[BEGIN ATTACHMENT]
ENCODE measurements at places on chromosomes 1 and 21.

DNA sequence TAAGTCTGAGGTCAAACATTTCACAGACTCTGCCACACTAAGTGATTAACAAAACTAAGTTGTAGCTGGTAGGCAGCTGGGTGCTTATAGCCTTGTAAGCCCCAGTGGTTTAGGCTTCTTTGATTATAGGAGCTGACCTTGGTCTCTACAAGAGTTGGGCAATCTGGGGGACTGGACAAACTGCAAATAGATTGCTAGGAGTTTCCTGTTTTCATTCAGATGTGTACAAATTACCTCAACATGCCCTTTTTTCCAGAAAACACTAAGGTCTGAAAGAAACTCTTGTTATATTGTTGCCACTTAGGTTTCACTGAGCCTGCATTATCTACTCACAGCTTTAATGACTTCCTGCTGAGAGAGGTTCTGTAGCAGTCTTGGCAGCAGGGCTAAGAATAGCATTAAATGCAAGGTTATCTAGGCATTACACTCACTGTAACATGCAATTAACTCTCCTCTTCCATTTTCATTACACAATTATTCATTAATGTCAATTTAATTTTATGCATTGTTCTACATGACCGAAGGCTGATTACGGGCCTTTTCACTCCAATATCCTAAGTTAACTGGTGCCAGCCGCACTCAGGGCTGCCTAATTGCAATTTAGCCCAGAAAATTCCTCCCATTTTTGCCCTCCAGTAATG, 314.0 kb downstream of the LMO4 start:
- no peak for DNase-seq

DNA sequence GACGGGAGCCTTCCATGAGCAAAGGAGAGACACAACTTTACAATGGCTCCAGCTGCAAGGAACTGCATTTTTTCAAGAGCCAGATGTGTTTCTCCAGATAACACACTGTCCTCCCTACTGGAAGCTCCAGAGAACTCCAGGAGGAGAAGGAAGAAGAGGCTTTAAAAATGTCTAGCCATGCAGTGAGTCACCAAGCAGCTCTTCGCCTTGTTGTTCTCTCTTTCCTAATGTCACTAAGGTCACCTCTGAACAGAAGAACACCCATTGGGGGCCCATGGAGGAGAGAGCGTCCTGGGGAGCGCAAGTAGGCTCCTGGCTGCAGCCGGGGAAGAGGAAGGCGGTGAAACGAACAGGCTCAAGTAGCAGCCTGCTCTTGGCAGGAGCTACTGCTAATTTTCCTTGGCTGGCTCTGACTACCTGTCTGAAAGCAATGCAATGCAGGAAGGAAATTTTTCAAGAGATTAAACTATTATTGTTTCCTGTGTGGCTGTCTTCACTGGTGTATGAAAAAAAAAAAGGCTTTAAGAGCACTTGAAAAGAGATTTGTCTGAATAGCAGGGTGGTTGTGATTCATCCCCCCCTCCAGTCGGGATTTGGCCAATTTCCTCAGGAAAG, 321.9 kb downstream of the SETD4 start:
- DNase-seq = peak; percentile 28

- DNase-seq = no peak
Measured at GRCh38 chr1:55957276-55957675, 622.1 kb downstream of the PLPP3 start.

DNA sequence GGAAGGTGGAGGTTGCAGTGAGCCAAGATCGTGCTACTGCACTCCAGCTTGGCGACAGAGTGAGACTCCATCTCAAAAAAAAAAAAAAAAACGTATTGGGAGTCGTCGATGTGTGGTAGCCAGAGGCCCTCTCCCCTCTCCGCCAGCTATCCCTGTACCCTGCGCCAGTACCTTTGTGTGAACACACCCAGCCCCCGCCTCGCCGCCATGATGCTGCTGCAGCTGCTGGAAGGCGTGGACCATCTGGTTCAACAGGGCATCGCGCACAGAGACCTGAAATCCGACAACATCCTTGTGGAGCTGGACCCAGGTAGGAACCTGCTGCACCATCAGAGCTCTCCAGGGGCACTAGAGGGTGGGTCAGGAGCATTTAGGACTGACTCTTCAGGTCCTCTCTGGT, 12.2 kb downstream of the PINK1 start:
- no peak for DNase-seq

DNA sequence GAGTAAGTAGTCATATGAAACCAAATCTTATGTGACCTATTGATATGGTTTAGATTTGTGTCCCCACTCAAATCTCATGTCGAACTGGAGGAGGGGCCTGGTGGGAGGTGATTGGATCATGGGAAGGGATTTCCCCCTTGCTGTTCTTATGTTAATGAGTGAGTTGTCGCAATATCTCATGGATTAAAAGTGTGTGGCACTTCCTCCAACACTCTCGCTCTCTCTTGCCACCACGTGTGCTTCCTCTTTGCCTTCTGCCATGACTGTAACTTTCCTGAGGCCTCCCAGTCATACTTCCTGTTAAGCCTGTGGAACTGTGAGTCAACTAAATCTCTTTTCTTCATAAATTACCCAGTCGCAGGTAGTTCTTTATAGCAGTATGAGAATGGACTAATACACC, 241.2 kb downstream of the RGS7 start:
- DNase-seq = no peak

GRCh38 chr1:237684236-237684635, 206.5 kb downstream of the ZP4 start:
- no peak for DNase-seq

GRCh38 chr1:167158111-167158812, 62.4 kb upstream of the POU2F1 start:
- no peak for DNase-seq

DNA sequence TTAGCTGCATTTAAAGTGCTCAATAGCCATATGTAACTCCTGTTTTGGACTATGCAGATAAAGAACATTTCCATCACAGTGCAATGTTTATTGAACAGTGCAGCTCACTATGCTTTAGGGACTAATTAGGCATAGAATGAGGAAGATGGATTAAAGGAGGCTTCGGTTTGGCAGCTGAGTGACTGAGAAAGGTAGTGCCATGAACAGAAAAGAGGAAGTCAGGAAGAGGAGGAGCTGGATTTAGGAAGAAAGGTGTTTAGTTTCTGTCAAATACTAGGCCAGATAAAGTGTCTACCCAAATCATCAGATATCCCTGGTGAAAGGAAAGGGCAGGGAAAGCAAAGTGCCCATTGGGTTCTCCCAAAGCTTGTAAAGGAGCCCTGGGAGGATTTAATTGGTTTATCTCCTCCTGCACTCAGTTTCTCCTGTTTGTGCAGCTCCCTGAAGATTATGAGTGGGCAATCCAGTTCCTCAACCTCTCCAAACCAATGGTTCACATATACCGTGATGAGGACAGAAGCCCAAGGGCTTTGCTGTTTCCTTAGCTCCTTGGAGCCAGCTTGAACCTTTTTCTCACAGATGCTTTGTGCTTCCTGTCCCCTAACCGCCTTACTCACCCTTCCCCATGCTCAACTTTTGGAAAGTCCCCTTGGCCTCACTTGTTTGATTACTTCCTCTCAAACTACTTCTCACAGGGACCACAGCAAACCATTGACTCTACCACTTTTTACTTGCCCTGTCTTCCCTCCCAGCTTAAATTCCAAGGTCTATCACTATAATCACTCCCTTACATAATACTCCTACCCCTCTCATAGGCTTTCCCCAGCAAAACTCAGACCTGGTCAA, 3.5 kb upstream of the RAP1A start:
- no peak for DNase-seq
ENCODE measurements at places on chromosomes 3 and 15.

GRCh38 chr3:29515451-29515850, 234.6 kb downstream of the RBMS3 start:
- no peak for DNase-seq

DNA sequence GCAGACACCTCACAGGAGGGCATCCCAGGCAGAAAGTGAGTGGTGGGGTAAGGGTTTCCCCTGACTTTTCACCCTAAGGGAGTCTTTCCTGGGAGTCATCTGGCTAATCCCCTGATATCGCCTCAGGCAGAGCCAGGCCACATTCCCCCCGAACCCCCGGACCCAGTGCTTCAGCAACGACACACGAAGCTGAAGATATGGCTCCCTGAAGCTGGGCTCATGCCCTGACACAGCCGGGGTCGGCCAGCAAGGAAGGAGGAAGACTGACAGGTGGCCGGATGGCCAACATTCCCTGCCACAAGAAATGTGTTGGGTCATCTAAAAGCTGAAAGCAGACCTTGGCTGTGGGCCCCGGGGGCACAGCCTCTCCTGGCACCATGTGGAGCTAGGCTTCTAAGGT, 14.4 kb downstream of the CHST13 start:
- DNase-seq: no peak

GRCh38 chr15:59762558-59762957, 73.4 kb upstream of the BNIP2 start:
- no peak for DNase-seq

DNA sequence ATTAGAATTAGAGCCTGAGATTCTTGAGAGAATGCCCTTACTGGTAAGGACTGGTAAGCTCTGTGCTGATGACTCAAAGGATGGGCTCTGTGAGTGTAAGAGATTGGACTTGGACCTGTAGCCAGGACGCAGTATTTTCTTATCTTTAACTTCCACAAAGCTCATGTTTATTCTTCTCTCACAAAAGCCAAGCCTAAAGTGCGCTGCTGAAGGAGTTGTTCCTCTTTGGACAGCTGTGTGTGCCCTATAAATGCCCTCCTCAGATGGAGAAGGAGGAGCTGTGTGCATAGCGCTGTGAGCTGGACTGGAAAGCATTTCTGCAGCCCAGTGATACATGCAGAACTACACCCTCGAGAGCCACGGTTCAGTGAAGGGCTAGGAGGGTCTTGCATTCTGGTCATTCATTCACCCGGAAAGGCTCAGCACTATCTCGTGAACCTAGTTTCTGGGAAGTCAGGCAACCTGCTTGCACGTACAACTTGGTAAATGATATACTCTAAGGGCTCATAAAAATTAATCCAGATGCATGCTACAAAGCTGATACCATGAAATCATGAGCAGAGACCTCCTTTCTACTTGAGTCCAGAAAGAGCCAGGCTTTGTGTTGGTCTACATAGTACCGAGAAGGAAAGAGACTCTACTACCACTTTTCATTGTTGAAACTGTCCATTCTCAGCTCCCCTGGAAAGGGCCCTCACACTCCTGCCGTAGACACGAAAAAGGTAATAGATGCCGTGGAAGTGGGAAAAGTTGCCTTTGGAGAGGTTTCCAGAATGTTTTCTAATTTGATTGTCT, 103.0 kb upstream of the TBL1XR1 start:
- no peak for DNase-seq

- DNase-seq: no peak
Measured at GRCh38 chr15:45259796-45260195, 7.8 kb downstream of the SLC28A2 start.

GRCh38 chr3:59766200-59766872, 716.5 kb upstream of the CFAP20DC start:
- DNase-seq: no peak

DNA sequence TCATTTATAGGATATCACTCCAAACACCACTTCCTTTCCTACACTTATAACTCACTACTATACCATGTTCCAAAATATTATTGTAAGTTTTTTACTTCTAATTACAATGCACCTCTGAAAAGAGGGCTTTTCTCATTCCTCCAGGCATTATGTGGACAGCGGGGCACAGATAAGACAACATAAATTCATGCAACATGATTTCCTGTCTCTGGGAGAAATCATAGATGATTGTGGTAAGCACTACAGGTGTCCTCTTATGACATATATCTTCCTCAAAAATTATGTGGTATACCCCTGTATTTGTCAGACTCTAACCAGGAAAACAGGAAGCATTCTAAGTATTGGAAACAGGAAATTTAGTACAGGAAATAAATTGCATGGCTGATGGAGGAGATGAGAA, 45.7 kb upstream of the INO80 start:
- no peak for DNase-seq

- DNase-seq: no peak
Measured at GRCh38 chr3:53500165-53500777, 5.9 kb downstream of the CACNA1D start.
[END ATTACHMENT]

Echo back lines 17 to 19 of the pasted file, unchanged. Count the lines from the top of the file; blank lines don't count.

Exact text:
- no peak for DNase-seq
ENCODE measurements at places on chromosomes 3 and 15.

GRCh38 chr3:29515451-29515850, 234.6 kb downstream of the RBMS3 start: